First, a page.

Grindr Sponsors a Queer ‘Edit-a-Thon’ of Wikipedia at SXSW

There were more than 500 edits to pages

Grindr sponsored an "edit-a-thon" of Wikipedia at SXSW. - Credit by Sources: Grindr, Wikipedia; Twitter: @amatsuuchi
Headshot of Ann-Marie Alcántara

For many around the world, Wikipedia is the first source of information they learn about a topic. That’s why WNYC’s Nancy podcast and Grindr teamed up to “queer the internet” and hosted an “edit-a-thon” of Wikipedia pages at South by Southwest.

The goal of the event was simple: Invite Austin residents, as well as the internet, to help edit and include relevant LGTBQ information on Wikipedia pages.

“People should have a say in their own stories, who’s telling their stories and stories about their community,” said Zach Stafford, editor in chief of Grindr, adding that the edit-a-thon is providing “a space for folks to come work inside Wikipedia, correct stuff that isn’t fully correct [and] make some pages a bit more queer.”

The event ran for five hours, saw 50 attendees (with others working on edits online), and included more than 500 edits to Wikipedia pages across topics like art, history and entertainment. While the numbers are positive, Tobin Low, cohost of WNYC’s Nancy podcast, thinks the significance of the event is much bigger than the quantitive aspects of it.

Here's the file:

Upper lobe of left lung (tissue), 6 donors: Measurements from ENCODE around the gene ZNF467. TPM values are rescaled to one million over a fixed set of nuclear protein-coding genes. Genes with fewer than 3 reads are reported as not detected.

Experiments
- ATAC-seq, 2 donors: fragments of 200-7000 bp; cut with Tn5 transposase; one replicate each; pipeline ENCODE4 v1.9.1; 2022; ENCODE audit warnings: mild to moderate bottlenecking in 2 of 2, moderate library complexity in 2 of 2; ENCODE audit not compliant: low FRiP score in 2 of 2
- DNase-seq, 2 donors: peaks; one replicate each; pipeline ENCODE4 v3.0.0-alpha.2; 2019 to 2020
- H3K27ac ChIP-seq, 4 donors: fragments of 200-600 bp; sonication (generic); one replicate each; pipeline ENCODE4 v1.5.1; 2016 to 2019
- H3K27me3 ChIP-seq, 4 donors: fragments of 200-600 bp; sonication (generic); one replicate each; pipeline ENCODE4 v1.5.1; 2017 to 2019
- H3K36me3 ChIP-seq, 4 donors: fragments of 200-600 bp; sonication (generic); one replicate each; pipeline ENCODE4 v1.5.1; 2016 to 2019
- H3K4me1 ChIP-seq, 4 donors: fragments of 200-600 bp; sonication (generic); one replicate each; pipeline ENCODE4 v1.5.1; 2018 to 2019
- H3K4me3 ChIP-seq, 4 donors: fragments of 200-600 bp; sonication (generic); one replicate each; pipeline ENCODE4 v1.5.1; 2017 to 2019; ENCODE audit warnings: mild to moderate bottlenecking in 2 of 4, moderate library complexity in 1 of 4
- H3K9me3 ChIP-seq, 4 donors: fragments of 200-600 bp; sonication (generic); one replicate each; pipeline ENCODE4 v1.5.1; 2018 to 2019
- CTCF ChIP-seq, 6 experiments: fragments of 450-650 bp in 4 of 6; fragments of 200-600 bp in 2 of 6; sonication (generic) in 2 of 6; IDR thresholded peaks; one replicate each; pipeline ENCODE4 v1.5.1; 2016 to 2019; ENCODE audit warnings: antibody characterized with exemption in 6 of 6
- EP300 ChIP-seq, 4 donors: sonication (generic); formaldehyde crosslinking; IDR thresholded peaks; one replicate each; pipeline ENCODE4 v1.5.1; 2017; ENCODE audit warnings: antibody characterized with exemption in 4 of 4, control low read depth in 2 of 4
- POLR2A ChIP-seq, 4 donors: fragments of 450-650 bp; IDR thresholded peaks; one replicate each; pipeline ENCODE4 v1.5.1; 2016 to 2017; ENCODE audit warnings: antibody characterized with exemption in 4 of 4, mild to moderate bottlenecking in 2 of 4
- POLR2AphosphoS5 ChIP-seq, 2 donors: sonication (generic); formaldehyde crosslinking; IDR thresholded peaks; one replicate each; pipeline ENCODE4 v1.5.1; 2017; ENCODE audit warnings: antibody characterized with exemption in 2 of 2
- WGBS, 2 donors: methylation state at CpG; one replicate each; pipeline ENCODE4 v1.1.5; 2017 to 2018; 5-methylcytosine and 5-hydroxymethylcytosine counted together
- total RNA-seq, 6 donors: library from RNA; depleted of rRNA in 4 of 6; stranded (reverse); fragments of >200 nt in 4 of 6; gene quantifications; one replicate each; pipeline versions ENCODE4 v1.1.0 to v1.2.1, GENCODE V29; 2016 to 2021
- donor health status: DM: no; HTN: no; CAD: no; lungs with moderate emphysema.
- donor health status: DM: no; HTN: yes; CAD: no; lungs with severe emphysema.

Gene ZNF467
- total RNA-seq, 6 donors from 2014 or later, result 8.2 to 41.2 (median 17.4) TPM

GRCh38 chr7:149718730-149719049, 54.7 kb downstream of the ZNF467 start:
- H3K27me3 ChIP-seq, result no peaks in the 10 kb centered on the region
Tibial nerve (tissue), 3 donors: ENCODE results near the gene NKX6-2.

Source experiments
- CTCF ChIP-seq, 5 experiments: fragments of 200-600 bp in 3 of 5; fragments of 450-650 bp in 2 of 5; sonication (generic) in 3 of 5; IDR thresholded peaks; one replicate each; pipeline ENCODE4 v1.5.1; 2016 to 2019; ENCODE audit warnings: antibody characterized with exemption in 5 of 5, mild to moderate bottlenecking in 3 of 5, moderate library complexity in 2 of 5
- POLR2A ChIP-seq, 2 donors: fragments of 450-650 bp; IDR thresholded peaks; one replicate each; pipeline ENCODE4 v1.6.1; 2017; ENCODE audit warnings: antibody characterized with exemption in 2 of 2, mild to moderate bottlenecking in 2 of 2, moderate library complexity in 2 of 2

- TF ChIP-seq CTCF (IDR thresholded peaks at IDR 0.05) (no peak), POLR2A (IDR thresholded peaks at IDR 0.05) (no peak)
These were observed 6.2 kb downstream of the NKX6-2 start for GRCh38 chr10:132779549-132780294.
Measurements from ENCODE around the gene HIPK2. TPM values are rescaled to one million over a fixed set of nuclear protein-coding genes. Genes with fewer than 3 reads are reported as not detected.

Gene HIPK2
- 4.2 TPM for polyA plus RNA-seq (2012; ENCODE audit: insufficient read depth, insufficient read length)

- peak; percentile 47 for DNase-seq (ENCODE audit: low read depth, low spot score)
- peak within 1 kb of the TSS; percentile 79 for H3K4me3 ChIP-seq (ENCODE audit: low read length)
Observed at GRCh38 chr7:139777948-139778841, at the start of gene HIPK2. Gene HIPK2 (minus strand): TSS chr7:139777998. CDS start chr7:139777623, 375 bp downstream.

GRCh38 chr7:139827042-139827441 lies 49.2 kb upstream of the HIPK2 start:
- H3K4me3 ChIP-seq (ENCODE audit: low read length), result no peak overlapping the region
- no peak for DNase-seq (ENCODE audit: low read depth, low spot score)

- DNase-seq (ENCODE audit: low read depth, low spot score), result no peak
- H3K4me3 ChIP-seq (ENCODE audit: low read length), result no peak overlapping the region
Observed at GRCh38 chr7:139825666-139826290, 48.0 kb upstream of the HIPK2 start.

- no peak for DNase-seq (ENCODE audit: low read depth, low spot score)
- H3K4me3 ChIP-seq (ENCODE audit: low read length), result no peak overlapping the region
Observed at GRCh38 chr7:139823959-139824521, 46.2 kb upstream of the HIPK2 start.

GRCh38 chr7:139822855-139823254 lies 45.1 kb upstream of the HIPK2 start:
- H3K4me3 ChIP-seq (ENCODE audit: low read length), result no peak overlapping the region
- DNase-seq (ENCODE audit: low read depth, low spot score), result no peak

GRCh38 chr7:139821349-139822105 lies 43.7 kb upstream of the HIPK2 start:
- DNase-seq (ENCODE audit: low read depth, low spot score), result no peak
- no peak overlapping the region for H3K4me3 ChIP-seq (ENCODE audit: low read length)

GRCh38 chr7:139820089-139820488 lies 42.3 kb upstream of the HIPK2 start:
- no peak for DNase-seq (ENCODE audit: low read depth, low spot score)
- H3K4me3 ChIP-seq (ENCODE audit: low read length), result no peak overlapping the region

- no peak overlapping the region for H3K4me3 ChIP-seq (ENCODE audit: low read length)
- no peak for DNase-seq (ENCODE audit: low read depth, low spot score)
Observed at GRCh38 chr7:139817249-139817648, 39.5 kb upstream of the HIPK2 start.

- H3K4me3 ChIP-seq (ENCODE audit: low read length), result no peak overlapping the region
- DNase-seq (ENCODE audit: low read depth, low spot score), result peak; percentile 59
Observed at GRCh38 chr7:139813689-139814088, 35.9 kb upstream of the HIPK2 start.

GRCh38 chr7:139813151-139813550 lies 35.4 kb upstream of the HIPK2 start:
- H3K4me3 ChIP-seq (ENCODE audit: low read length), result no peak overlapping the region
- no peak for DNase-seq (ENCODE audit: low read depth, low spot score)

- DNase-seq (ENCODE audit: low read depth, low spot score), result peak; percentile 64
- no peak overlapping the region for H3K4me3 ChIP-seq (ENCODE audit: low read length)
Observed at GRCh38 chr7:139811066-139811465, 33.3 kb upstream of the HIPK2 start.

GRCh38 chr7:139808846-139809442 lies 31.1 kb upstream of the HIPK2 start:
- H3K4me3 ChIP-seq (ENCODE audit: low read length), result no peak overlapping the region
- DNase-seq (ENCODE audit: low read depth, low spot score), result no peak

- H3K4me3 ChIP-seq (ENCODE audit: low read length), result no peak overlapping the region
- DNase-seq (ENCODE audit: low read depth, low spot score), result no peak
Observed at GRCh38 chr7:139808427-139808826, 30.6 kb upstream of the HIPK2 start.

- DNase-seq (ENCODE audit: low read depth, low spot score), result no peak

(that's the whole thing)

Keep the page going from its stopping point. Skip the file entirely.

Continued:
“The impact on a young queer person going to Wikipedia and seeing proper pronouns used or finding substantive information about important figures in queer history is immeasurable,” said Low. “The greatest hope for something like this hack-a-thon is that you help someone feel affirmed in their existence.”

The event was yet another example of an SXSW activation focused on social good. Stafford said the point of the activation was to make a societal impact, as well as to empower those who can’t be at SXSW to still feel a part of it and do something bigger outside of the Austin bubble.

For now, Stafford doesn’t know if there will be more edit-a-thons in the future, but he’s hopeful that the event catalyzed people to take action on their own.

“You can always fact-check Wikipedia,” Stafford said. “We’re hoping to give people tools that will empower them moving forward.”


@itstheannmarie annmarie.alcantara@adweek.com Ann-Marie Alcántara is a tech reporter for Adweek, focusing on direct-to-consumer brands and ecommerce.
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